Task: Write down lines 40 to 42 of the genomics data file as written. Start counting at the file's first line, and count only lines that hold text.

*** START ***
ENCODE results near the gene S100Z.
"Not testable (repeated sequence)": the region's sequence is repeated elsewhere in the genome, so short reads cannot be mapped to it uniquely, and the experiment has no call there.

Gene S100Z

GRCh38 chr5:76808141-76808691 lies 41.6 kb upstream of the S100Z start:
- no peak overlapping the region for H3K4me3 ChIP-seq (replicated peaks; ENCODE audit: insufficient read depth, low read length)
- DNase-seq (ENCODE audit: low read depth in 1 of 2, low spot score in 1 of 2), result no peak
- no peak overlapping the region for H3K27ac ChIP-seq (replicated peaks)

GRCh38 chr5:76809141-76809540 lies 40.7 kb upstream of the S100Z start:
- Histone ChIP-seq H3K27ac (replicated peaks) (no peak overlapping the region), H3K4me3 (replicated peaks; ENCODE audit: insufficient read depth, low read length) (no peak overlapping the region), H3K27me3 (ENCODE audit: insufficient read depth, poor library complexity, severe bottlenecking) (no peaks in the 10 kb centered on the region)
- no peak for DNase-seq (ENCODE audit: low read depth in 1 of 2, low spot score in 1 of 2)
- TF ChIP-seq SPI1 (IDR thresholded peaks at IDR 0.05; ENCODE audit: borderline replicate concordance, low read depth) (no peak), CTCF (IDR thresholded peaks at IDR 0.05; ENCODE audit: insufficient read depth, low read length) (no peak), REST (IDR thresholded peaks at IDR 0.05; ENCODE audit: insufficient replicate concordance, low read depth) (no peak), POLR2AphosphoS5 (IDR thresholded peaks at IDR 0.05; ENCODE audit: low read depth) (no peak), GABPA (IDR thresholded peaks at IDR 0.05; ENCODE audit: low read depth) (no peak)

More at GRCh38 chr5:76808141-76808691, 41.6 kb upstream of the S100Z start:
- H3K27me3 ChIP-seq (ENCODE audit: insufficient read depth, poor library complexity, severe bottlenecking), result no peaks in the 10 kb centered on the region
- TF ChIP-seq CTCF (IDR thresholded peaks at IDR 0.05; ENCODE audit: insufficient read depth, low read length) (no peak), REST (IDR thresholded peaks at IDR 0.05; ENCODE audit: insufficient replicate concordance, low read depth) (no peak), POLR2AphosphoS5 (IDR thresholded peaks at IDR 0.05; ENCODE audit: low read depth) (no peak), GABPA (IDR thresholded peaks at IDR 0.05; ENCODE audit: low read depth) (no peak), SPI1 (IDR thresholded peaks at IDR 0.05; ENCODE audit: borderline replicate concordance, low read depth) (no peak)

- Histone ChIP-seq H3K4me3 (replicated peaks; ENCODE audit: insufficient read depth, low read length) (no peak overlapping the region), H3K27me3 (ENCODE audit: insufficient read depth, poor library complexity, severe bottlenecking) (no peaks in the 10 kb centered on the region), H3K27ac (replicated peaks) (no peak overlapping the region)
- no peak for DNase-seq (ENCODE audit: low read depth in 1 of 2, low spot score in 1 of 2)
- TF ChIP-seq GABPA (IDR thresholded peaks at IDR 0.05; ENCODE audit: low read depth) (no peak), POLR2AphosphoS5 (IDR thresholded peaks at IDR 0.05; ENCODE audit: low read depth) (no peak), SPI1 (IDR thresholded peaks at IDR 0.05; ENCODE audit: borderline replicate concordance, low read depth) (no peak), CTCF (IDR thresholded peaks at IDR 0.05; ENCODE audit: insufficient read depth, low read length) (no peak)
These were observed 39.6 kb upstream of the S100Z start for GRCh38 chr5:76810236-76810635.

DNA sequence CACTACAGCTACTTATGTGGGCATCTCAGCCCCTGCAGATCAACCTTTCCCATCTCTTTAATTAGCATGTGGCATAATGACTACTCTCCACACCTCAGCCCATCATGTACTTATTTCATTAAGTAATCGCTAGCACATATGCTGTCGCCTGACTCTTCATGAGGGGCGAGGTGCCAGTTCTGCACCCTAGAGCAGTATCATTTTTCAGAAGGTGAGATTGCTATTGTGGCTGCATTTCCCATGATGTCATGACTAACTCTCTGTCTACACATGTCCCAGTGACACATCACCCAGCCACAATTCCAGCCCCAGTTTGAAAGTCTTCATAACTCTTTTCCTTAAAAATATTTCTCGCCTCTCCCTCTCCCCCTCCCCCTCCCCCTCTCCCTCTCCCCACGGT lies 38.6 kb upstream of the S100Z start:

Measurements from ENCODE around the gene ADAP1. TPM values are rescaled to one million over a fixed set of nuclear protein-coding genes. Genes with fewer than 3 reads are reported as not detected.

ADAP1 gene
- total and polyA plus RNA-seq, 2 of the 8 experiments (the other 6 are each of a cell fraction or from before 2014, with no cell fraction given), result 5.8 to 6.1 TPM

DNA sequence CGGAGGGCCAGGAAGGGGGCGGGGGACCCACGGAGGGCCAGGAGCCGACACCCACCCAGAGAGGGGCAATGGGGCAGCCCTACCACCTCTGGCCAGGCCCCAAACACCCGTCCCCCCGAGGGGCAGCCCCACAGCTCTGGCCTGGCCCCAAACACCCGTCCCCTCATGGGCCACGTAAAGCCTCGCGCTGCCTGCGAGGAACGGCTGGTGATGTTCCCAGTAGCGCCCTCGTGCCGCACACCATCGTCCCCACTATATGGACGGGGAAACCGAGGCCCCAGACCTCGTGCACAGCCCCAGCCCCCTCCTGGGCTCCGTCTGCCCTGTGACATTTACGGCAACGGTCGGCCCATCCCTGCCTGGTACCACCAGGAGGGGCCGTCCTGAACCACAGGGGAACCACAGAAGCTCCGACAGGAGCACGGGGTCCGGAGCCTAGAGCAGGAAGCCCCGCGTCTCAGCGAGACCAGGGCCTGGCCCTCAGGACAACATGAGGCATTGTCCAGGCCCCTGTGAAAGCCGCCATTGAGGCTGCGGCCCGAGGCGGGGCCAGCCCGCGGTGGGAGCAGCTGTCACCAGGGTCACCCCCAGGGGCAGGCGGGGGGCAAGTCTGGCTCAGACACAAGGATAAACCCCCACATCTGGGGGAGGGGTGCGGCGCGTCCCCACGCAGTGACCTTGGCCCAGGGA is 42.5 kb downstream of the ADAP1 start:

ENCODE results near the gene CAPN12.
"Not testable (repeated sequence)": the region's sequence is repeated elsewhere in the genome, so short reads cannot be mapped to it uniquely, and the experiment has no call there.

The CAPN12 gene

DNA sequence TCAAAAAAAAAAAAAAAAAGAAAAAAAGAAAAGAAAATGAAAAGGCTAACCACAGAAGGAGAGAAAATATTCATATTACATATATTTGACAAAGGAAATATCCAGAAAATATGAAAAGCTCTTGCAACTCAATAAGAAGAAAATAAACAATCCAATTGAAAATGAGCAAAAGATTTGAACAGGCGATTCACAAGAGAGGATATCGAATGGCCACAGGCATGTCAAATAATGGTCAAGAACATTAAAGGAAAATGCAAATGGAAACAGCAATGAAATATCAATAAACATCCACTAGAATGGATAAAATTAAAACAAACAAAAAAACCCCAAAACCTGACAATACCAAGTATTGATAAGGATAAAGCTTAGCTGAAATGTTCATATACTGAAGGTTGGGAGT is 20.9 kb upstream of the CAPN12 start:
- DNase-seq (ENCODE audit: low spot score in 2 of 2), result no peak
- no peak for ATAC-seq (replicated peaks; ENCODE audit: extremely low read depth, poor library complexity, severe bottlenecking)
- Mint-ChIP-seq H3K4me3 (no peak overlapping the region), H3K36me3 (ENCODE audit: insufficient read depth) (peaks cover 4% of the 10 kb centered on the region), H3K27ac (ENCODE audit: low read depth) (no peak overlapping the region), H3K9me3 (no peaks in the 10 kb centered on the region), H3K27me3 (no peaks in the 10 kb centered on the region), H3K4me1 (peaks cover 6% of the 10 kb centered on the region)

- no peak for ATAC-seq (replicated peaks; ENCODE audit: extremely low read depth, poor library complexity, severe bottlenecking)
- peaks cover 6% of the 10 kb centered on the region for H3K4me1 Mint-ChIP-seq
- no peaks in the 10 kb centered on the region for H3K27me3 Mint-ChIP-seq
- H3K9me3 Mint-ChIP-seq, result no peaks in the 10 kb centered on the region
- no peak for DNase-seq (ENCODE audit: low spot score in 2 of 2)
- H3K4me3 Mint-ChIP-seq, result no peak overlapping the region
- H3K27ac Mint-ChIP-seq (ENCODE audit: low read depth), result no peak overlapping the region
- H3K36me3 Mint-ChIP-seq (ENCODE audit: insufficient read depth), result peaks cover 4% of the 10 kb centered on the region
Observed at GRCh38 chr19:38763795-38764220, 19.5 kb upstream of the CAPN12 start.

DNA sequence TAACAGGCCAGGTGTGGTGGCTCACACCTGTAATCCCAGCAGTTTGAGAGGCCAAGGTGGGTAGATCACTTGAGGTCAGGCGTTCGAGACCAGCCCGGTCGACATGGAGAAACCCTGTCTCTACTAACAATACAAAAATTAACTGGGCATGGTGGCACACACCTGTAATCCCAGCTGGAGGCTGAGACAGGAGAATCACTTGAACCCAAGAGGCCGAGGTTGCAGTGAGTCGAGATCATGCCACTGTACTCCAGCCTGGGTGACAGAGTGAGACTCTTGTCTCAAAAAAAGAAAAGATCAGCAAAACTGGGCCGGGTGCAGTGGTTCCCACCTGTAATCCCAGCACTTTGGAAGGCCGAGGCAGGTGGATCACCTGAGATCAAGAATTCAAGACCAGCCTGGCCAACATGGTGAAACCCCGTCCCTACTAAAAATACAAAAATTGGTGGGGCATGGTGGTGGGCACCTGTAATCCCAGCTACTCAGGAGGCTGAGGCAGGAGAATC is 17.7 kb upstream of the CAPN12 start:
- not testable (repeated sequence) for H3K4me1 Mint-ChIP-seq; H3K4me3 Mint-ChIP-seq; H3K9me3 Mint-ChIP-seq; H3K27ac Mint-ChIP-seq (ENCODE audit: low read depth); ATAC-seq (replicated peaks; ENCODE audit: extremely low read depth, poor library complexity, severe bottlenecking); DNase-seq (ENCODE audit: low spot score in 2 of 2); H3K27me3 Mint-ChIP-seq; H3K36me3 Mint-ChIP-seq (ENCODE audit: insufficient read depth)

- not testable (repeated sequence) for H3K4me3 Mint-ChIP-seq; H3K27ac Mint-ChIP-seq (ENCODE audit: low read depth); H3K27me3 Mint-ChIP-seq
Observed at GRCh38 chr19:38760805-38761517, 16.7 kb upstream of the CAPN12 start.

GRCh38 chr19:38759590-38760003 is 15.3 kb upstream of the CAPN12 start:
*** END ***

DNA sequence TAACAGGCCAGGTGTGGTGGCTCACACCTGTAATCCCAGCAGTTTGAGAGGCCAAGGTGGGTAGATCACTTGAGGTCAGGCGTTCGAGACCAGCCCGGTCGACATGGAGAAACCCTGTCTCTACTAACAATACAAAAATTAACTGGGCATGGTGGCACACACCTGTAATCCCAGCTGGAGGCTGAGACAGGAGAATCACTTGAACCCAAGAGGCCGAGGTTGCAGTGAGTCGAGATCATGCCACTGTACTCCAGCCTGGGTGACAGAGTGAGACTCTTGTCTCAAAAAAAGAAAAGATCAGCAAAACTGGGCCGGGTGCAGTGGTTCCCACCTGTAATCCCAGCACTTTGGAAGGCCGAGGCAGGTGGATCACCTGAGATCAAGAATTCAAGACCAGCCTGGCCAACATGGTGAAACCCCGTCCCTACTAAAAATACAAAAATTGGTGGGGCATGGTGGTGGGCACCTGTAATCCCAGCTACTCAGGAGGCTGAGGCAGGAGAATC is 17.7 kb upstream of the CAPN12 start:
- not testable (repeated sequence) for H3K4me1 Mint-ChIP-seq; H3K4me3 Mint-ChIP-seq; H3K9me3 Mint-ChIP-seq; H3K27ac Mint-ChIP-seq (ENCODE audit: low read depth); ATAC-seq (replicated peaks; ENCODE audit: extremely low read depth, poor library complexity, severe bottlenecking); DNase-seq (ENCODE audit: low spot score in 2 of 2); H3K27me3 Mint-ChIP-seq; H3K36me3 Mint-ChIP-seq (ENCODE audit: insufficient read depth)

- not testable (repeated sequence) for H3K4me3 Mint-ChIP-seq; H3K27ac Mint-ChIP-seq (ENCODE audit: low read depth); H3K27me3 Mint-ChIP-seq